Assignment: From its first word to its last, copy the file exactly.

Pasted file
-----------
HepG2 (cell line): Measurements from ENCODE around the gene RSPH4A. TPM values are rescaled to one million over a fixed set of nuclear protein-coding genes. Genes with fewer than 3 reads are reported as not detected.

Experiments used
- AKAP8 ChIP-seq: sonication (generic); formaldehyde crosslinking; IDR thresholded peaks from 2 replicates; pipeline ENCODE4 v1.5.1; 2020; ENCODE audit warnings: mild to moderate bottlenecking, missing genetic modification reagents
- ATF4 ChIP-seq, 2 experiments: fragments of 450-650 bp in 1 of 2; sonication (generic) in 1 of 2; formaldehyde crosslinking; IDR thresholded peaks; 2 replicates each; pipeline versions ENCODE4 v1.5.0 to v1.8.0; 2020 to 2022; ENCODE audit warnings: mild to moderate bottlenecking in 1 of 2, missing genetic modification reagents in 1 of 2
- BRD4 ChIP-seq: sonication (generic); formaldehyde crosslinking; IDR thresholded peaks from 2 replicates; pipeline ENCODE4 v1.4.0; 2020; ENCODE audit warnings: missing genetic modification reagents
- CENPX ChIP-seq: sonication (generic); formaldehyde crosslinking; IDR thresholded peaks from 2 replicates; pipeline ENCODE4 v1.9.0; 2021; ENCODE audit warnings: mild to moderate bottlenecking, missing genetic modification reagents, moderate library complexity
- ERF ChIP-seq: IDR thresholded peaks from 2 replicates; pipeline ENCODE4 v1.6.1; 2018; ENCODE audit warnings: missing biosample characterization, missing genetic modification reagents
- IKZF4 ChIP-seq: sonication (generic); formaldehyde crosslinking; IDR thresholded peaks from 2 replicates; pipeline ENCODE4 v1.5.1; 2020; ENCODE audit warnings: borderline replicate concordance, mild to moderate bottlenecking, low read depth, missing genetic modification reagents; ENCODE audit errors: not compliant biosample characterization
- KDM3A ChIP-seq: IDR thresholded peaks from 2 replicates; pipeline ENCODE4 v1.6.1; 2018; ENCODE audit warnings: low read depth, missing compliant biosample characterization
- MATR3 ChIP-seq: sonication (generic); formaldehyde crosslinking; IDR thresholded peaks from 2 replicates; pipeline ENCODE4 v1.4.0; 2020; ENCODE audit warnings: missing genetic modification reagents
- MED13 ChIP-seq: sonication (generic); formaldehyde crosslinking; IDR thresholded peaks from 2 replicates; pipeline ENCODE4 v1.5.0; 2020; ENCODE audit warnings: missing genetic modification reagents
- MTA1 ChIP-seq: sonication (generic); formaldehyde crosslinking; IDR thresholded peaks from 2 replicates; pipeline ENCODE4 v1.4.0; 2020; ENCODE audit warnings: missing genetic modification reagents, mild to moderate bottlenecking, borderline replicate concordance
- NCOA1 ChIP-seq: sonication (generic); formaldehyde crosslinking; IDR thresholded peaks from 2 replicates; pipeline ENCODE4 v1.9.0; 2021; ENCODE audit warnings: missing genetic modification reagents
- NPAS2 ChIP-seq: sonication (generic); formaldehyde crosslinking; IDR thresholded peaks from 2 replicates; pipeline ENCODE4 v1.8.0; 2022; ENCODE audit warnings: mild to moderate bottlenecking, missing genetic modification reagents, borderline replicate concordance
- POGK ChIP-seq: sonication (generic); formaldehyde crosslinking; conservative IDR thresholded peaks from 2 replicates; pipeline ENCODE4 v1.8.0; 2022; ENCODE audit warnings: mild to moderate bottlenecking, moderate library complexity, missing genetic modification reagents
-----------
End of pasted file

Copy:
HepG2 (cell line): Measurements from ENCODE around the gene RSPH4A. TPM values are rescaled to one million over a fixed set of nuclear protein-coding genes. Genes with fewer than 3 reads are reported as not detected.

Experiments used
- AKAP8 ChIP-seq: sonication (generic); formaldehyde crosslinking; IDR thresholded peaks from 2 replicates; pipeline ENCODE4 v1.5.1; 2020; ENCODE audit warnings: mild to moderate bottlenecking, missing genetic modification reagents
- ATF4 ChIP-seq, 2 experiments: fragments of 450-650 bp in 1 of 2; sonication (generic) in 1 of 2; formaldehyde crosslinking; IDR thresholded peaks; 2 replicates each; pipeline versions ENCODE4 v1.5.0 to v1.8.0; 2020 to 2022; ENCODE audit warnings: mild to moderate bottlenecking in 1 of 2, missing genetic modification reagents in 1 of 2
- BRD4 ChIP-seq: sonication (generic); formaldehyde crosslinking; IDR thresholded peaks from 2 replicates; pipeline ENCODE4 v1.4.0; 2020; ENCODE audit warnings: missing genetic modification reagents
- CENPX ChIP-seq: sonication (generic); formaldehyde crosslinking; IDR thresholded peaks from 2 replicates; pipeline ENCODE4 v1.9.0; 2021; ENCODE audit warnings: mild to moderate bottlenecking, missing genetic modification reagents, moderate library complexity
- ERF ChIP-seq: IDR thresholded peaks from 2 replicates; pipeline ENCODE4 v1.6.1; 2018; ENCODE audit warnings: missing biosample characterization, missing genetic modification reagents
- IKZF4 ChIP-seq: sonication (generic); formaldehyde crosslinking; IDR thresholded peaks from 2 replicates; pipeline ENCODE4 v1.5.1; 2020; ENCODE audit warnings: borderline replicate concordance, mild to moderate bottlenecking, low read depth, missing genetic modification reagents; ENCODE audit errors: not compliant biosample characterization
- KDM3A ChIP-seq: IDR thresholded peaks from 2 replicates; pipeline ENCODE4 v1.6.1; 2018; ENCODE audit warnings: low read depth, missing compliant biosample characterization
- MATR3 ChIP-seq: sonication (generic); formaldehyde crosslinking; IDR thresholded peaks from 2 replicates; pipeline ENCODE4 v1.4.0; 2020; ENCODE audit warnings: missing genetic modification reagents
- MED13 ChIP-seq: sonication (generic); formaldehyde crosslinking; IDR thresholded peaks from 2 replicates; pipeline ENCODE4 v1.5.0; 2020; ENCODE audit warnings: missing genetic modification reagents
- MTA1 ChIP-seq: sonication (generic); formaldehyde crosslinking; IDR thresholded peaks from 2 replicates; pipeline ENCODE4 v1.4.0; 2020; ENCODE audit warnings: missing genetic modification reagents, mild to moderate bottlenecking, borderline replicate concordance
- NCOA1 ChIP-seq: sonication (generic); formaldehyde crosslinking; IDR thresholded peaks from 2 replicates; pipeline ENCODE4 v1.9.0; 2021; ENCODE audit warnings: missing genetic modification reagents
- NPAS2 ChIP-seq: sonication (generic); formaldehyde crosslinking; IDR thresholded peaks from 2 replicates; pipeline ENCODE4 v1.8.0; 2022; ENCODE audit warnings: mild to moderate bottlenecking, missing genetic modification reagents, borderline replicate concordance
- POGK ChIP-seq: sonication (generic); formaldehyde crosslinking; conservative IDR thresholded peaks from 2 replicates; pipeline ENCODE4 v1.8.0; 2022; ENCODE audit warnings: mild to moderate bottlenecking, moderate library complexity, missing genetic modification reagents